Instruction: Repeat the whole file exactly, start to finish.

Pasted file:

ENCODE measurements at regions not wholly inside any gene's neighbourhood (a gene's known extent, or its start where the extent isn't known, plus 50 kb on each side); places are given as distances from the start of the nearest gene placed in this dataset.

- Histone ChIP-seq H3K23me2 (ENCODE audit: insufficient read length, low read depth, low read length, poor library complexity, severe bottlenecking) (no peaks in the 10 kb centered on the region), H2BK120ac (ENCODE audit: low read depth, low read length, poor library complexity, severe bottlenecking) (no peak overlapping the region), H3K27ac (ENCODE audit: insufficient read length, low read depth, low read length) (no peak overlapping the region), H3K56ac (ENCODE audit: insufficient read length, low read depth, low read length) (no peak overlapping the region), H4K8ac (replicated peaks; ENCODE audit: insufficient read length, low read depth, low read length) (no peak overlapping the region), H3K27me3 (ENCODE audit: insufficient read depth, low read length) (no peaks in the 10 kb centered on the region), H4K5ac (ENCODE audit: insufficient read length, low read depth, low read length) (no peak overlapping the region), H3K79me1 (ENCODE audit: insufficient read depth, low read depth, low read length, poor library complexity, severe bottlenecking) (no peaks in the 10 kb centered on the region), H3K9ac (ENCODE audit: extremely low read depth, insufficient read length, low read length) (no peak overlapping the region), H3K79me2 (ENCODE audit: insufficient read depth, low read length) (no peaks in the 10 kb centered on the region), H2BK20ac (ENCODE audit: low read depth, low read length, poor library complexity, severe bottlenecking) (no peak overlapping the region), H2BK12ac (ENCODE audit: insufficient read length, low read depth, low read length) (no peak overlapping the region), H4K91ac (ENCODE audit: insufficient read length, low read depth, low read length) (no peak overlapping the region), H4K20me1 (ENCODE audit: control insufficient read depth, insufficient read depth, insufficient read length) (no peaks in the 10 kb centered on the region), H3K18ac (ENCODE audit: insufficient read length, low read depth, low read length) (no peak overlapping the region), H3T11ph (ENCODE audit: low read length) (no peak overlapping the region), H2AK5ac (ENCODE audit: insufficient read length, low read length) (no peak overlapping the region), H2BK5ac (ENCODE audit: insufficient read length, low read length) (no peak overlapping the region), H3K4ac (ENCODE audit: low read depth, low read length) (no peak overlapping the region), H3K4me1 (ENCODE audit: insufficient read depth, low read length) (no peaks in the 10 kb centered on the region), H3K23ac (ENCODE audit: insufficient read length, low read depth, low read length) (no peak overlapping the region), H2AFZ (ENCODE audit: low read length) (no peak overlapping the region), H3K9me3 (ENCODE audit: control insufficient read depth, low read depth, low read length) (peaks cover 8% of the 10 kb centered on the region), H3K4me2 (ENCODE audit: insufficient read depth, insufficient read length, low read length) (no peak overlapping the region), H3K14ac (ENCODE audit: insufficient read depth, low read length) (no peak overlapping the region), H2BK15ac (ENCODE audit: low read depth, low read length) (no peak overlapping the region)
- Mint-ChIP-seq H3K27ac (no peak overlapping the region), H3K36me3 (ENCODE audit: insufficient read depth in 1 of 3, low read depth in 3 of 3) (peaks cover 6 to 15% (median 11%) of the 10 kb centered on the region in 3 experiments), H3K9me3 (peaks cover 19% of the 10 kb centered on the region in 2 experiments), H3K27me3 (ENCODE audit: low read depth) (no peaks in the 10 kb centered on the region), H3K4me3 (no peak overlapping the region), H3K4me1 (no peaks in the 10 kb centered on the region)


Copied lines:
ENCODE measurements at regions not wholly inside any gene's neighbourhood (a gene's known extent, or its start where the extent isn't known, plus 50 kb on each side); places are given as distances from the start of the nearest gene placed in this dataset.

- Histone ChIP-seq H3K23me2 (ENCODE audit: insufficient read length, low read depth, low read length, poor library complexity, severe bottlenecking) (no peaks in the 10 kb centered on the region), H2BK120ac (ENCODE audit: low read depth, low read length, poor library complexity, severe bottlenecking) (no peak overlapping the region), H3K27ac (ENCODE audit: insufficient read length, low read depth, low read length) (no peak overlapping the region), H3K56ac (ENCODE audit: insufficient read length, low read depth, low read length) (no peak overlapping the region), H4K8ac (replicated peaks; ENCODE audit: insufficient read length, low read depth, low read length) (no peak overlapping the region), H3K27me3 (ENCODE audit: insufficient read depth, low read length) (no peaks in the 10 kb centered on the region), H4K5ac (ENCODE audit: insufficient read length, low read depth, low read length) (no peak overlapping the region), H3K79me1 (ENCODE audit: insufficient read depth, low read depth, low read length, poor library complexity, severe bottlenecking) (no peaks in the 10 kb centered on the region), H3K9ac (ENCODE audit: extremely low read depth, insufficient read length, low read length) (no peak overlapping the region), H3K79me2 (ENCODE audit: insufficient read depth, low read length) (no peaks in the 10 kb centered on the region), H2BK20ac (ENCODE audit: low read depth, low read length, poor library complexity, severe bottlenecking) (no peak overlapping the region), H2BK12ac (ENCODE audit: insufficient read length, low read depth, low read length) (no peak overlapping the region), H4K91ac (ENCODE audit: insufficient read length, low read depth, low read length) (no peak overlapping the region), H4K20me1 (ENCODE audit: control insufficient read depth, insufficient read depth, insufficient read length) (no peaks in the 10 kb centered on the region), H3K18ac (ENCODE audit: insufficient read length, low read depth, low read length) (no peak overlapping the region), H3T11ph (ENCODE audit: low read length) (no peak overlapping the region), H2AK5ac (ENCODE audit: insufficient read length, low read length) (no peak overlapping the region), H2BK5ac (ENCODE audit: insufficient read length, low read length) (no peak overlapping the region), H3K4ac (ENCODE audit: low read depth, low read length) (no peak overlapping the region), H3K4me1 (ENCODE audit: insufficient read depth, low read length) (no peaks in the 10 kb centered on the region), H3K23ac (ENCODE audit: insufficient read length, low read depth, low read length) (no peak overlapping the region), H2AFZ (ENCODE audit: low read length) (no peak overlapping the region), H3K9me3 (ENCODE audit: control insufficient read depth, low read depth, low read length) (peaks cover 8% of the 10 kb centered on the region), H3K4me2 (ENCODE audit: insufficient read depth, insufficient read length, low read length) (no peak overlapping the region), H3K14ac (ENCODE audit: insufficient read depth, low read length) (no peak overlapping the region), H2BK15ac (ENCODE audit: low read depth, low read length) (no peak overlapping the region)
- Mint-ChIP-seq H3K27ac (no peak overlapping the region), H3K36me3 (ENCODE audit: insufficient read depth in 1 of 3, low read depth in 3 of 3) (peaks cover 6 to 15% (median 11%) of the 10 kb centered on the region in 3 experiments), H3K9me3 (peaks cover 19% of the 10 kb centered on the region in 2 experiments), H3K27me3 (ENCODE audit: low read depth) (no peaks in the 10 kb centered on the region), H3K4me3 (no peak overlapping the region), H3K4me1 (no peaks in the 10 kb centered on the region)